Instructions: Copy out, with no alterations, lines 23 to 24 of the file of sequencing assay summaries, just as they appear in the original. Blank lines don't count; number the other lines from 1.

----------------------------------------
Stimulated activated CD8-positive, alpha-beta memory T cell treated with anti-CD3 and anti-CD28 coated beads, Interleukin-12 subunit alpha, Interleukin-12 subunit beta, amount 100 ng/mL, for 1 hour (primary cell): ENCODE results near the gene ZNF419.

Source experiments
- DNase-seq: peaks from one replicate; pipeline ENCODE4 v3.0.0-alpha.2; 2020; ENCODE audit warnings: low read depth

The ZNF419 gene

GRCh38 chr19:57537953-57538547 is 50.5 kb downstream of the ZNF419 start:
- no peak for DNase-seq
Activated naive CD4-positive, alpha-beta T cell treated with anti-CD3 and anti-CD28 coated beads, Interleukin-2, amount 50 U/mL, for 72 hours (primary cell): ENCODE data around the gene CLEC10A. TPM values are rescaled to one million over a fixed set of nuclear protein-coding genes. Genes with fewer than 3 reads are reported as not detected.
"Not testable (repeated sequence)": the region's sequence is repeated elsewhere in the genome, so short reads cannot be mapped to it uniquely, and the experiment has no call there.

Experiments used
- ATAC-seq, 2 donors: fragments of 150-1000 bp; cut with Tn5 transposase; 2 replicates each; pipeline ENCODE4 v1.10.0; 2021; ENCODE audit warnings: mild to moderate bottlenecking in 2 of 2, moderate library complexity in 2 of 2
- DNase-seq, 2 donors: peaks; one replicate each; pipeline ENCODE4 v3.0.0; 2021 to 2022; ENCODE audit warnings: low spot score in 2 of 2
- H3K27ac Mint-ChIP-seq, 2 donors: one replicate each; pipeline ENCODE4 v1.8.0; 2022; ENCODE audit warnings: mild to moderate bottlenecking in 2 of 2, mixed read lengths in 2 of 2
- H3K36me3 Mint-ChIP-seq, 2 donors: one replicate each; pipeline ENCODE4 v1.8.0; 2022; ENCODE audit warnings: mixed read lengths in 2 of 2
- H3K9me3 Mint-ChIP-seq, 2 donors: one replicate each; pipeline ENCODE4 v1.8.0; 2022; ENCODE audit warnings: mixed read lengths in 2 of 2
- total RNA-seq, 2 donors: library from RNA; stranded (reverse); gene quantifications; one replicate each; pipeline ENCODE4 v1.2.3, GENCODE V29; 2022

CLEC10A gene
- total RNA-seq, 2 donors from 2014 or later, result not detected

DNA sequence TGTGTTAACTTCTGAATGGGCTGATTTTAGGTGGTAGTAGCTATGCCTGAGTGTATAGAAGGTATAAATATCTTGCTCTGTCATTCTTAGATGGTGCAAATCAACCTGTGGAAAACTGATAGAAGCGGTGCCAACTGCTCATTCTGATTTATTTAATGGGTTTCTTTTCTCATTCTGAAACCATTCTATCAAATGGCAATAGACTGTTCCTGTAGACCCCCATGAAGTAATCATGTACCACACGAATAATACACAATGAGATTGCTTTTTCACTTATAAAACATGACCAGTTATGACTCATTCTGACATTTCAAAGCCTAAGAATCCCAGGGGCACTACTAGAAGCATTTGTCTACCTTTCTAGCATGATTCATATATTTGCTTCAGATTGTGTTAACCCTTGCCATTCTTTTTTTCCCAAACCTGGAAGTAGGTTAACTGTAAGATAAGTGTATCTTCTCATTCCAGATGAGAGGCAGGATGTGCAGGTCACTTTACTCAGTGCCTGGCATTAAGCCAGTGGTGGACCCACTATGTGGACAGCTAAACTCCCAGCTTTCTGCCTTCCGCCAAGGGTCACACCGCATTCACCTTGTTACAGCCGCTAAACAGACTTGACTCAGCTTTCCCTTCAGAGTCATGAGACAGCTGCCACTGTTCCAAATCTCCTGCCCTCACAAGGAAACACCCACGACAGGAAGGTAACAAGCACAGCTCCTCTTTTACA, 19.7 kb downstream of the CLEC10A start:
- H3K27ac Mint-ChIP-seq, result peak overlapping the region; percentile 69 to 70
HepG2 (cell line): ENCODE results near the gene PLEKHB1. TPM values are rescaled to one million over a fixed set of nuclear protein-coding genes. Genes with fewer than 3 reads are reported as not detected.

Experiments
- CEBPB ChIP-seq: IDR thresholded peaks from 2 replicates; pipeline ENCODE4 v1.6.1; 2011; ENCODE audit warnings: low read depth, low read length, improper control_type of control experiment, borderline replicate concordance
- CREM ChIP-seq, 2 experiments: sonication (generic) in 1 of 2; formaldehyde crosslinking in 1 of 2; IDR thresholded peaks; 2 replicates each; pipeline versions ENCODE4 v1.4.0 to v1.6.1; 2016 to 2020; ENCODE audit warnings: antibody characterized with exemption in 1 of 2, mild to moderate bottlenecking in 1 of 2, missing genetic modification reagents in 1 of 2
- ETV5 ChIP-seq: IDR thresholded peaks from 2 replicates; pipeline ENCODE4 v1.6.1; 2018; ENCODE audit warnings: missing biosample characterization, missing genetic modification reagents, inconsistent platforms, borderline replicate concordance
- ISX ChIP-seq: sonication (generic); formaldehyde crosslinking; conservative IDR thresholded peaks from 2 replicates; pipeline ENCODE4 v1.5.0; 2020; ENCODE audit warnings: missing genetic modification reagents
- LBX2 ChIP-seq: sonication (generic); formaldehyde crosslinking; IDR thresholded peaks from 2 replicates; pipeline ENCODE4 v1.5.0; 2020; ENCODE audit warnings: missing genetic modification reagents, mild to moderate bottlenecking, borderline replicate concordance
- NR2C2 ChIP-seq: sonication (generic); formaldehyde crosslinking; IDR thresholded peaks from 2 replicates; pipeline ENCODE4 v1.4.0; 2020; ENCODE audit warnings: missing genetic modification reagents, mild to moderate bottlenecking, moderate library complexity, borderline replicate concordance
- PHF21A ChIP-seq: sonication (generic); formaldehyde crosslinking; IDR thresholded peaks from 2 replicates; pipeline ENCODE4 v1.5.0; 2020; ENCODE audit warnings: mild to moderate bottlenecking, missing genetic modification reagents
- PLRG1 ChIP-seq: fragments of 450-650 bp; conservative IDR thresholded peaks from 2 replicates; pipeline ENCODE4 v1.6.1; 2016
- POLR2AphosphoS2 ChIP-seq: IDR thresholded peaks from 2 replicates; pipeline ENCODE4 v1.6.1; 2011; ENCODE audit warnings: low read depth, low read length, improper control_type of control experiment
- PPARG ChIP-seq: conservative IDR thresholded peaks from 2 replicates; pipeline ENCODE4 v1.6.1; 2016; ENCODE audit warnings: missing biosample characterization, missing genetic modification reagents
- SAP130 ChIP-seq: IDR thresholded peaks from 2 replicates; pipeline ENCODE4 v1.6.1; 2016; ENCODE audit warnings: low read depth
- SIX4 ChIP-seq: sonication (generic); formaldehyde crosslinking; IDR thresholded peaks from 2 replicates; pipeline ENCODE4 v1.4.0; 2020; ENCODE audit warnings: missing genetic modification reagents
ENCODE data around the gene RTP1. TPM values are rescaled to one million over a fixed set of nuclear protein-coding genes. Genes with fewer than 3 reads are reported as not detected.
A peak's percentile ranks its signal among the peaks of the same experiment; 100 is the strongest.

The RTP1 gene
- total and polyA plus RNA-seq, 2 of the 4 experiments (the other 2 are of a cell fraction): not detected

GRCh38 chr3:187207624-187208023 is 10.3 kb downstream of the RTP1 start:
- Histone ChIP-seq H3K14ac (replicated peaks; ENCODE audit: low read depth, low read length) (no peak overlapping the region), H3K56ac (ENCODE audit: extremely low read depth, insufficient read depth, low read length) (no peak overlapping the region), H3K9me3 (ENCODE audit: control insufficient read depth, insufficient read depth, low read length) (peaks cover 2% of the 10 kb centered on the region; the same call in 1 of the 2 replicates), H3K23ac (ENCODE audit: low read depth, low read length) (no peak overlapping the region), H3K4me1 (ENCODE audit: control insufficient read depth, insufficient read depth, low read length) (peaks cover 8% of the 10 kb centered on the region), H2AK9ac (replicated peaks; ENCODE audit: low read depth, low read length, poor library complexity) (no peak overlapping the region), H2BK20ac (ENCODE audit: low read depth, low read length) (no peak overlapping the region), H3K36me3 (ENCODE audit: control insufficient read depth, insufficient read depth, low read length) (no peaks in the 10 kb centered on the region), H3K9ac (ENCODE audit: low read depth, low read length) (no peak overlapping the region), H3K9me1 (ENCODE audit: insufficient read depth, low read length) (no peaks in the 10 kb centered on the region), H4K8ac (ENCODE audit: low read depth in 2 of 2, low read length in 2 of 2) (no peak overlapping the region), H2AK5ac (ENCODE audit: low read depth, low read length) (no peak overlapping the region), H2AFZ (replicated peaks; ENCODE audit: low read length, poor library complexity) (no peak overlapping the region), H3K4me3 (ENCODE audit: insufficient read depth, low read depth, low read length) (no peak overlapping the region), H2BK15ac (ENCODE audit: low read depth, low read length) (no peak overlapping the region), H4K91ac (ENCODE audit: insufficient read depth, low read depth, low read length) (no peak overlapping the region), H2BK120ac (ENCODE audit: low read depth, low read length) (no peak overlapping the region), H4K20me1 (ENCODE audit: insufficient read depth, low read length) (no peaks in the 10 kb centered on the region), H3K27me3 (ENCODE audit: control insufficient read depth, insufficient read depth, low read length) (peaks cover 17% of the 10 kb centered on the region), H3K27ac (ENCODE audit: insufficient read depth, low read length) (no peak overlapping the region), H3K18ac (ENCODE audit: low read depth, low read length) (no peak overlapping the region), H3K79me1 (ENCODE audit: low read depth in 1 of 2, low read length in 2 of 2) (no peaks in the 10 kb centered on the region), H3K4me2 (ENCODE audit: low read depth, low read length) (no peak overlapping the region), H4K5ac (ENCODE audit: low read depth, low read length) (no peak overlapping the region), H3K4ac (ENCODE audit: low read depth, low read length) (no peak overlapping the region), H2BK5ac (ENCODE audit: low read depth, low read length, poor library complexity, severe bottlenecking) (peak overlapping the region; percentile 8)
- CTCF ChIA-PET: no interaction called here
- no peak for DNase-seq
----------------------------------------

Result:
- CREM ChIP-seq, 2 experiments: sonication (generic) in 1 of 2; formaldehyde crosslinking in 1 of 2; IDR thresholded peaks; 2 replicates each; pipeline versions ENCODE4 v1.4.0 to v1.6.1; 2016 to 2020; ENCODE audit warnings: antibody characterized with exemption in 1 of 2, mild to moderate bottlenecking in 1 of 2, missing genetic modification reagents in 1 of 2
- ETV5 ChIP-seq: IDR thresholded peaks from 2 replicates; pipeline ENCODE4 v1.6.1; 2018; ENCODE audit warnings: missing biosample characterization, missing genetic modification reagents, inconsistent platforms, borderline replicate concordance